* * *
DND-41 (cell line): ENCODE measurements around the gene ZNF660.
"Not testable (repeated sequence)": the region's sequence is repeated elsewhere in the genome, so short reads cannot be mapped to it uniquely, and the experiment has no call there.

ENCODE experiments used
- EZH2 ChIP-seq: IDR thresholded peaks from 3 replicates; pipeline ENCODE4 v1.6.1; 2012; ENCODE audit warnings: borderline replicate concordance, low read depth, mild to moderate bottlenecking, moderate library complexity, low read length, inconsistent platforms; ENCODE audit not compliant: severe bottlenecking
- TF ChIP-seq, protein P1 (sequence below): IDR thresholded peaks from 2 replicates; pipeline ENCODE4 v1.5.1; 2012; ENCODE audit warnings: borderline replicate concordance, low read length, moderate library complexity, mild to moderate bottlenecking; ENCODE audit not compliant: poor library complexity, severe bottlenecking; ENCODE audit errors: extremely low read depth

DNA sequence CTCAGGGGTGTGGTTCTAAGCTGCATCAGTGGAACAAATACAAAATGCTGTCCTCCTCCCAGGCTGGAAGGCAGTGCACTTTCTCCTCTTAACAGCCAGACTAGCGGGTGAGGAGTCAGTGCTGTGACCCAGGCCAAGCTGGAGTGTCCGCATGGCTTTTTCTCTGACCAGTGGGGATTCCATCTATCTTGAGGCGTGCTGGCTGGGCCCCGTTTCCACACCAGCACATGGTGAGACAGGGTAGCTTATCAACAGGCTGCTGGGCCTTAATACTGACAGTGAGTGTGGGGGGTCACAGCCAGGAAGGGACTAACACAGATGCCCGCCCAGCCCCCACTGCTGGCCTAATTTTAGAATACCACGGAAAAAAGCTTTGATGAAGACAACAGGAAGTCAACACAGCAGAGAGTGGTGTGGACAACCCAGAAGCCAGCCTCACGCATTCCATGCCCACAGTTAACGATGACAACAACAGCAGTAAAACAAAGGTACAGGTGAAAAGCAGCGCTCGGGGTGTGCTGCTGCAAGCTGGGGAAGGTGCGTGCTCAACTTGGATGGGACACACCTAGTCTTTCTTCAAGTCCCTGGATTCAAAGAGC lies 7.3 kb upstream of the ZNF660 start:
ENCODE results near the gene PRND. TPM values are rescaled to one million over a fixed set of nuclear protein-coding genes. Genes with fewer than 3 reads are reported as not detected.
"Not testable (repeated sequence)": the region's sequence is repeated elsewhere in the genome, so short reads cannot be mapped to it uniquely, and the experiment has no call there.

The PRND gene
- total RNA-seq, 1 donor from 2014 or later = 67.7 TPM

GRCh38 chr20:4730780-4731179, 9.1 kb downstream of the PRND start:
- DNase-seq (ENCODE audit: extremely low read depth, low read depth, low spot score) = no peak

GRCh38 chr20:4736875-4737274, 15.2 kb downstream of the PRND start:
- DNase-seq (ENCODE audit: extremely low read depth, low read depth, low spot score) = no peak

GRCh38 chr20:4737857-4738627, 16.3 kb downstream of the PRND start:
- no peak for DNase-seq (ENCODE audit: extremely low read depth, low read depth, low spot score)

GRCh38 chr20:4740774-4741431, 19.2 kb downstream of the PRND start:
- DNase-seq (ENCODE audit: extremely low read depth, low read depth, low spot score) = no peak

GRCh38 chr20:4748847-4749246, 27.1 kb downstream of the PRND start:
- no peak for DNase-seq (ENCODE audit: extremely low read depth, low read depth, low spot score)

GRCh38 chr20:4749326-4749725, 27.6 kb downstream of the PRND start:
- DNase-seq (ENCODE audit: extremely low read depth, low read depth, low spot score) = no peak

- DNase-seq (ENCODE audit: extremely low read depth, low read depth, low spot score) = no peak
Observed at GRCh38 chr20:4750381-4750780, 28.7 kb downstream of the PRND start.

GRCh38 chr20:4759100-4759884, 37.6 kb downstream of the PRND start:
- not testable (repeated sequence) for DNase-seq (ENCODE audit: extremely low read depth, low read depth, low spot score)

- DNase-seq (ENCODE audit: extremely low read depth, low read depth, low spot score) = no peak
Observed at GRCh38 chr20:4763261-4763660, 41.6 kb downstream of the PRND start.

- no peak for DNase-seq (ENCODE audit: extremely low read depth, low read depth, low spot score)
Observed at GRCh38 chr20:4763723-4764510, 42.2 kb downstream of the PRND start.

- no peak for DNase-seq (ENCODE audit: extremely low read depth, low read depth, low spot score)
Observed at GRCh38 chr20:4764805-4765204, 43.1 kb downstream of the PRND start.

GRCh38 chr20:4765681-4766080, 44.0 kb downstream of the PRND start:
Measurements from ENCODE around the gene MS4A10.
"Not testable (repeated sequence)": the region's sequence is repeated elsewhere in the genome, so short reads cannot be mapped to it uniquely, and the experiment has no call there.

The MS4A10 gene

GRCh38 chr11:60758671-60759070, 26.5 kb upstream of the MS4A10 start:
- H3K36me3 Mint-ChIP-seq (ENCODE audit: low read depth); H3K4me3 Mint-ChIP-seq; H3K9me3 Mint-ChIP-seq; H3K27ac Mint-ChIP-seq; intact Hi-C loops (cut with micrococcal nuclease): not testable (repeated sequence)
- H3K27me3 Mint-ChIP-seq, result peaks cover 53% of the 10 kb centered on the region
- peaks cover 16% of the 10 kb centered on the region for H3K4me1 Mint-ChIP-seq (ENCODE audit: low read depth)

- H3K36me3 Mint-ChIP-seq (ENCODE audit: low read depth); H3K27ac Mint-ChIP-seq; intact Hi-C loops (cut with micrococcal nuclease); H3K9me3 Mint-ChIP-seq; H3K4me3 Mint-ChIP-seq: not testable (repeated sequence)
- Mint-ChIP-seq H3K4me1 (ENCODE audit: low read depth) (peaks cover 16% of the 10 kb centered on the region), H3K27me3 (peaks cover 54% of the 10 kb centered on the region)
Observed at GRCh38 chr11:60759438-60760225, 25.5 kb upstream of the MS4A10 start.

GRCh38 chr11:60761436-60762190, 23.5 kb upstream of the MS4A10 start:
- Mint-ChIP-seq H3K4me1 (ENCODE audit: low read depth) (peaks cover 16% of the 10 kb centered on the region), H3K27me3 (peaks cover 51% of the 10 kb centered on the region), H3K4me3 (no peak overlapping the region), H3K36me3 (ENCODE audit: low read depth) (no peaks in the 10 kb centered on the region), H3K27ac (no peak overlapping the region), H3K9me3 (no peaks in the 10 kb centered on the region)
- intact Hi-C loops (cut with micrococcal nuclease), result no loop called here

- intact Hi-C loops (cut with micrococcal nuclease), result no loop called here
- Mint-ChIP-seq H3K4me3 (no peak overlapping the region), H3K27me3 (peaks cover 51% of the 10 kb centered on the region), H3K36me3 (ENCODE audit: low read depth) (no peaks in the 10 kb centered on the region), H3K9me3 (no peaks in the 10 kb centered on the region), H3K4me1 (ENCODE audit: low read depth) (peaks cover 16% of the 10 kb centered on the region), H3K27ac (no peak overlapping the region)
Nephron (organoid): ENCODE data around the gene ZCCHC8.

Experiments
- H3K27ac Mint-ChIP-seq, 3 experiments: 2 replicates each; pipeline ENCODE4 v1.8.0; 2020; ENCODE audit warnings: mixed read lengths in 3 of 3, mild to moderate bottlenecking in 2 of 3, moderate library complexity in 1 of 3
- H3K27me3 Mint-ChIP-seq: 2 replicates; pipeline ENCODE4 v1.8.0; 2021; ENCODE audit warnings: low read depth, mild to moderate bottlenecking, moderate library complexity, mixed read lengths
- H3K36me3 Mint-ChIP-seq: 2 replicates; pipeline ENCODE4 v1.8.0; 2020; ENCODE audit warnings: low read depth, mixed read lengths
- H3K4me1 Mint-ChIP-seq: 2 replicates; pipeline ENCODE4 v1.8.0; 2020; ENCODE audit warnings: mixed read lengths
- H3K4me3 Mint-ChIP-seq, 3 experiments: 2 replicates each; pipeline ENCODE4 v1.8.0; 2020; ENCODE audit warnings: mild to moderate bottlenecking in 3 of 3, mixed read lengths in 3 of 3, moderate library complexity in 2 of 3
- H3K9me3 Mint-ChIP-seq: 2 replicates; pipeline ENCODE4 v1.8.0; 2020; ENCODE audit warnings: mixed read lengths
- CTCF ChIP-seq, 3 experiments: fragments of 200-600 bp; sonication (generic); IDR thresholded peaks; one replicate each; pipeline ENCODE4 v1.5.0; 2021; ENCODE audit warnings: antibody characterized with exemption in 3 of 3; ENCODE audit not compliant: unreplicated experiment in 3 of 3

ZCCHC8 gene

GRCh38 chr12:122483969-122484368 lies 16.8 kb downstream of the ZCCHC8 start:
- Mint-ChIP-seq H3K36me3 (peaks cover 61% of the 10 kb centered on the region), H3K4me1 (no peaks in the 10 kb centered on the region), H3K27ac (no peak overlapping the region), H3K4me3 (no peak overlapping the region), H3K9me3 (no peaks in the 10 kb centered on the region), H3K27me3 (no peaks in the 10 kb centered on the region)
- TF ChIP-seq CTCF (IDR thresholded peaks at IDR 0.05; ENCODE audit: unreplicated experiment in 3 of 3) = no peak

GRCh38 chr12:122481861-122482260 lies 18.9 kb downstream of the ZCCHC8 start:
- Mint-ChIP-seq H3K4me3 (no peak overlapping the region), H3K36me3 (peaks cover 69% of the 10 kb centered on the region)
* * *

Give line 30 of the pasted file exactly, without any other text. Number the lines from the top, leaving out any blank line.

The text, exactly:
Observed at GRCh38 chr20:4763723-4764510, 42.2 kb downstream of the PRND start.